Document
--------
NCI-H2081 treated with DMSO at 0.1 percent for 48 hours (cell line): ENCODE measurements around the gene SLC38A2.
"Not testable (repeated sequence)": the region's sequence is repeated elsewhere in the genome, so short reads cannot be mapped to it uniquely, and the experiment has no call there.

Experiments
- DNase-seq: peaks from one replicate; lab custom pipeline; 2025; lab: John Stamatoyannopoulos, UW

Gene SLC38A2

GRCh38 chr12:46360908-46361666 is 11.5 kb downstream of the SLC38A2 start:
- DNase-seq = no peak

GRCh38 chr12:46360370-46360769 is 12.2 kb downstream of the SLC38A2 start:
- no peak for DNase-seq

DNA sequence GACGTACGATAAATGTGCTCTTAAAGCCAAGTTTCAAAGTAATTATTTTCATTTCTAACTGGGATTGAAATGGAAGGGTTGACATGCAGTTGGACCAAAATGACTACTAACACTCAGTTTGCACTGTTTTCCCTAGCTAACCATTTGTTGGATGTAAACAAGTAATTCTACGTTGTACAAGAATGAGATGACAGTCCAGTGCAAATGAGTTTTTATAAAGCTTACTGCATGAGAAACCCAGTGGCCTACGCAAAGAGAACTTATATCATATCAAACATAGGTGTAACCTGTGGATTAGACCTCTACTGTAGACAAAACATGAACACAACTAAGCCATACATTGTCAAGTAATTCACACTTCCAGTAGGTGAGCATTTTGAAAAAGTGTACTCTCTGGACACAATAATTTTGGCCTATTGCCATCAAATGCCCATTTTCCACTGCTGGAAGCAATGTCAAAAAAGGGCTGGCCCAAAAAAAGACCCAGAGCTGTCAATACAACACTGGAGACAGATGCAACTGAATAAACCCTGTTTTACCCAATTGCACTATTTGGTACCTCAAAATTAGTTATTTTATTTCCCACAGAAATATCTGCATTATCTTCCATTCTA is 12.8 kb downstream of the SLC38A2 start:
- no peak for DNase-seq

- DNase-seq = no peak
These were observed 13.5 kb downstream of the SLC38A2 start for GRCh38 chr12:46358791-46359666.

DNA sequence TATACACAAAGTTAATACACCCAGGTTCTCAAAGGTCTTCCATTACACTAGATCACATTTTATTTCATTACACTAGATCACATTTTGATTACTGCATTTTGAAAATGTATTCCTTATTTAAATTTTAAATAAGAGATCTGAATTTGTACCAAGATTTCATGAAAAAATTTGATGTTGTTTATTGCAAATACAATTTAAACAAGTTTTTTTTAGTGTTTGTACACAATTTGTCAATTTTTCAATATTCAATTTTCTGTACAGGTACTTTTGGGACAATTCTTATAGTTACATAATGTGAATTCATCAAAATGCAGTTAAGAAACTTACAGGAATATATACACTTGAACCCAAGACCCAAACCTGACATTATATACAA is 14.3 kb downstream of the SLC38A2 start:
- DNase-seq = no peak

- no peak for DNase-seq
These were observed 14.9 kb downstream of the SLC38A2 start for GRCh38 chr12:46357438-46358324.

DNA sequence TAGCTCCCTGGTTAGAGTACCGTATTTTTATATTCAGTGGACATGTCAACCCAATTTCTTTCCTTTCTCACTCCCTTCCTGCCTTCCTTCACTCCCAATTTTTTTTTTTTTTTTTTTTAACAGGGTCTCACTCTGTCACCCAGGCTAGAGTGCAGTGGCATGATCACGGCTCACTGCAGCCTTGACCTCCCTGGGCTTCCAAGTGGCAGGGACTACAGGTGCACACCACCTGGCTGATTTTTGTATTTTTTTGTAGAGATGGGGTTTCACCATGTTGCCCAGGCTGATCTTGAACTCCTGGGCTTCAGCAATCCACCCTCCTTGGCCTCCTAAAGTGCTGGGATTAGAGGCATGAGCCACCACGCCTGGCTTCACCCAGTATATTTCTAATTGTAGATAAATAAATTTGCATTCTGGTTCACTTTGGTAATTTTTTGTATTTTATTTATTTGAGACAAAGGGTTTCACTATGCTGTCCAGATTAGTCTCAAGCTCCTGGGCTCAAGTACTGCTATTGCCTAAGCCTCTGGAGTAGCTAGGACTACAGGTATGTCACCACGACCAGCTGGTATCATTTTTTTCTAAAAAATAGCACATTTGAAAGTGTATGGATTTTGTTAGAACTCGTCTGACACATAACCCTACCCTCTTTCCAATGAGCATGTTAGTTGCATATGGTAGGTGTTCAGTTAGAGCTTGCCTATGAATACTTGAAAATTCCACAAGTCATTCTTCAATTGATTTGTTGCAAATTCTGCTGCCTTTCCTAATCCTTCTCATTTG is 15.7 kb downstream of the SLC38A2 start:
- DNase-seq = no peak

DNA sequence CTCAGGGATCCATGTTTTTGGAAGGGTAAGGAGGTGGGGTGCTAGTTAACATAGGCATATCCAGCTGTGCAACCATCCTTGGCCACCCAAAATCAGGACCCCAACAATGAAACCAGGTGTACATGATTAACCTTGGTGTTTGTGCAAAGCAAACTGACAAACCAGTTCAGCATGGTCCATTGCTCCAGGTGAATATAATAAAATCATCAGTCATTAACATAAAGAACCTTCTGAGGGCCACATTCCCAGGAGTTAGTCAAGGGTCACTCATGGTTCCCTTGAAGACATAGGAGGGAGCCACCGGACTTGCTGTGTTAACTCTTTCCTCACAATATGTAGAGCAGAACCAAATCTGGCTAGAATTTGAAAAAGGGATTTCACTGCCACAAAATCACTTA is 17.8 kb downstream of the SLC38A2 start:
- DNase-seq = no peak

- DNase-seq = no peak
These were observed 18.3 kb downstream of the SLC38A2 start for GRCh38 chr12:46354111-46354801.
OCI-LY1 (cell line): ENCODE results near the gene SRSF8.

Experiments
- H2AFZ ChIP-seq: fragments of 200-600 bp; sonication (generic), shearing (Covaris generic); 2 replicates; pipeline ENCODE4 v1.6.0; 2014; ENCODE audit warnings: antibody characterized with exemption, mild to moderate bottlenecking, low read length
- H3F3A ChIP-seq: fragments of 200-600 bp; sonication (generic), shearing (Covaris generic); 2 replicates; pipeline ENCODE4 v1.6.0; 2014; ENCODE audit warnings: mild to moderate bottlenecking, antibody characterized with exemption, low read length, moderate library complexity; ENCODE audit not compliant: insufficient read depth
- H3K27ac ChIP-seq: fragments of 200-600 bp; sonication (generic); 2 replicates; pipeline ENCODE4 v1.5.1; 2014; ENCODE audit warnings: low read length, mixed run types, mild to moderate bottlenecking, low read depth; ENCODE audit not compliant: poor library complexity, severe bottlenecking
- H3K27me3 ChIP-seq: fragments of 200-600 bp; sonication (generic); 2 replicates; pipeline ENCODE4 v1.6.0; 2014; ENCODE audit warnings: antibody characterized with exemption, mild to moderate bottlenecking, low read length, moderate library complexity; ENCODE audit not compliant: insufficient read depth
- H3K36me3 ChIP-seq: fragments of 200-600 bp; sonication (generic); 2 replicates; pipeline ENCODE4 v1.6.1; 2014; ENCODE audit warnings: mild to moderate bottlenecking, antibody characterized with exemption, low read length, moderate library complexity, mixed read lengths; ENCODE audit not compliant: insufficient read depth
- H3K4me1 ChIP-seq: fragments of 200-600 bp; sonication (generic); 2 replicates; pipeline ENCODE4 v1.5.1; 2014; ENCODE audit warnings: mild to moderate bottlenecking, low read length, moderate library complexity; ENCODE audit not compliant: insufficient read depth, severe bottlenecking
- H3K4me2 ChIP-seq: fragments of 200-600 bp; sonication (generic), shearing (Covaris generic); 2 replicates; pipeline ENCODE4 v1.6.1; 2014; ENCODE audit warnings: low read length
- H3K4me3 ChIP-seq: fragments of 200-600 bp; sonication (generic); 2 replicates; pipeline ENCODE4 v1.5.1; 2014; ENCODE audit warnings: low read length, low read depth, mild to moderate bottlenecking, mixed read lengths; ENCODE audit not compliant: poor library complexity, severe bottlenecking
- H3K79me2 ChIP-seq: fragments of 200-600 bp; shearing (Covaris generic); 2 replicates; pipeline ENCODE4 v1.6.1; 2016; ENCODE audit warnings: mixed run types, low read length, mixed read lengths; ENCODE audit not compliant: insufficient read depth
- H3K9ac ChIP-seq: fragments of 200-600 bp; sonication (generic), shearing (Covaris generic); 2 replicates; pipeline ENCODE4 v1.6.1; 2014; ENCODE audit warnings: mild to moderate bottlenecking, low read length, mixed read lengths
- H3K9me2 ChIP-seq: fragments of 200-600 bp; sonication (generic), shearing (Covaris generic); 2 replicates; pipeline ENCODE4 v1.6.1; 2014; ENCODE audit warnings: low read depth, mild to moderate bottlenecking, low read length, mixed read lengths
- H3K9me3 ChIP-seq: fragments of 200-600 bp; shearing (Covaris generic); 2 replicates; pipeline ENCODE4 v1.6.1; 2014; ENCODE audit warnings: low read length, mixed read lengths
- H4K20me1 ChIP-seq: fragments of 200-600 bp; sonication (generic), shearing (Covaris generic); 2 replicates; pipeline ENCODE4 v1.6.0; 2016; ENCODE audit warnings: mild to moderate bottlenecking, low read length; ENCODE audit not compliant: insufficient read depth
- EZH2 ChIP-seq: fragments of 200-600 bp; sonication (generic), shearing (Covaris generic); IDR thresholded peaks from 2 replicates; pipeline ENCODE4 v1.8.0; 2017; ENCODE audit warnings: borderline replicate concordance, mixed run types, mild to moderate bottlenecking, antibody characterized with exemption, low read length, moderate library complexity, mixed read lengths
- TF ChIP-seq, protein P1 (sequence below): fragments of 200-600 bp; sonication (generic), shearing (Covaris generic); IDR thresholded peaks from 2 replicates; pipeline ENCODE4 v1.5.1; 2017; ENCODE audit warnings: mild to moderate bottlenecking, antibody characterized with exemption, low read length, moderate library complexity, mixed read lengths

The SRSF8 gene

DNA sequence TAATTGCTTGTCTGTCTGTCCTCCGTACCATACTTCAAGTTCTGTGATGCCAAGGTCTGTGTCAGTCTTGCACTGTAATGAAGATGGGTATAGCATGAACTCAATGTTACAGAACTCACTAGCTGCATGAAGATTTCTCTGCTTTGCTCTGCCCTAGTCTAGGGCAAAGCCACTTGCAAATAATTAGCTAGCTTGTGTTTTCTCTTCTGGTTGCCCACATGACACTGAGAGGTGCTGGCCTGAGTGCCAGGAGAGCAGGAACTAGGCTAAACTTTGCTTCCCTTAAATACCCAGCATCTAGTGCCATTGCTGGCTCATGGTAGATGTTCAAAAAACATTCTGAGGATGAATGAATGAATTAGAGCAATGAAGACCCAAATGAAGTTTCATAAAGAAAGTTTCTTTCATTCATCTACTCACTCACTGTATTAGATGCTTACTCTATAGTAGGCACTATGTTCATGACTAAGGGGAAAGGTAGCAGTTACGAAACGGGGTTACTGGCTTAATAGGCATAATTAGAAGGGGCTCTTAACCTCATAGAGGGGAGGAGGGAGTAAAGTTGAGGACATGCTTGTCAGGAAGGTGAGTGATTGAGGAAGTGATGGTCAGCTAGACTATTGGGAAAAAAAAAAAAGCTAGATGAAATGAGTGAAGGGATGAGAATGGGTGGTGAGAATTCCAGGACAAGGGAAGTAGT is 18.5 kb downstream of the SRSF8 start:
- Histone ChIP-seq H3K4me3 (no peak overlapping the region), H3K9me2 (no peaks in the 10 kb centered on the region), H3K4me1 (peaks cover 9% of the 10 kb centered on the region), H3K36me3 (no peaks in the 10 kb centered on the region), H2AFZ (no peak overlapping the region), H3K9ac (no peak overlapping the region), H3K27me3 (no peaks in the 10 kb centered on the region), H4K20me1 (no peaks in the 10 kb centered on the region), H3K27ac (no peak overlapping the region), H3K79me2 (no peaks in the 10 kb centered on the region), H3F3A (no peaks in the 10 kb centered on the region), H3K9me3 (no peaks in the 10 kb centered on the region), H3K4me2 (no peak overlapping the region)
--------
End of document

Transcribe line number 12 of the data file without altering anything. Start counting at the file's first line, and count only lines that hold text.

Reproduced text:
- DNase-seq = no peak